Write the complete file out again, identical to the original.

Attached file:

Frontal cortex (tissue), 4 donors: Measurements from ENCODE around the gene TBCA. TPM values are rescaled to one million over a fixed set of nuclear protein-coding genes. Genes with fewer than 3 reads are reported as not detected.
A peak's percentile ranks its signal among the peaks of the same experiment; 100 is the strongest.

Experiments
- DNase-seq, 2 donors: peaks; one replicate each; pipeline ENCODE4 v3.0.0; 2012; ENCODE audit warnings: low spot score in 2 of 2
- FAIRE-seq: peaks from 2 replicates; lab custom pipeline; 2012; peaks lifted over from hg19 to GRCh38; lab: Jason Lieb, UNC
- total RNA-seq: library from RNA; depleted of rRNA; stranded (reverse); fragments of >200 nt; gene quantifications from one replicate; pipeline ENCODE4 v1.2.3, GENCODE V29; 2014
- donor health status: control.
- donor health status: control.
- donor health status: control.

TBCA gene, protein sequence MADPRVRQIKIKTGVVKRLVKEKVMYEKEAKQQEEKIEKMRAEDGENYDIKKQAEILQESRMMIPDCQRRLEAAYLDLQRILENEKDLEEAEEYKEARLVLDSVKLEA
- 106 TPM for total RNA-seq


Frontal cortex (tissue), 4 donors: Measurements from ENCODE around the gene TBCA. TPM values are rescaled to one million over a fixed set of nuclear protein-coding genes. Genes with fewer than 3 reads are reported as not detected.
A peak's percentile ranks its signal among the peaks of the same experiment; 100 is the strongest.

Experiments
- DNase-seq, 2 donors: peaks; one replicate each; pipeline ENCODE4 v3.0.0; 2012; ENCODE audit warnings: low spot score in 2 of 2
- FAIRE-seq: peaks from 2 replicates; lab custom pipeline; 2012; peaks lifted over from hg19 to GRCh38; lab: Jason Lieb, UNC
- total RNA-seq: library from RNA; depleted of rRNA; stranded (reverse); fragments of >200 nt; gene quantifications from one replicate; pipeline ENCODE4 v1.2.3, GENCODE V29; 2014
- donor health status: control.
- donor health status: control.
- donor health status: control.

TBCA gene, protein sequence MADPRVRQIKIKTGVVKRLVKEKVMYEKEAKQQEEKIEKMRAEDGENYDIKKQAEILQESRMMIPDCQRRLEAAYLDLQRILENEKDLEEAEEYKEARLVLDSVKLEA
- 106 TPM for total RNA-seq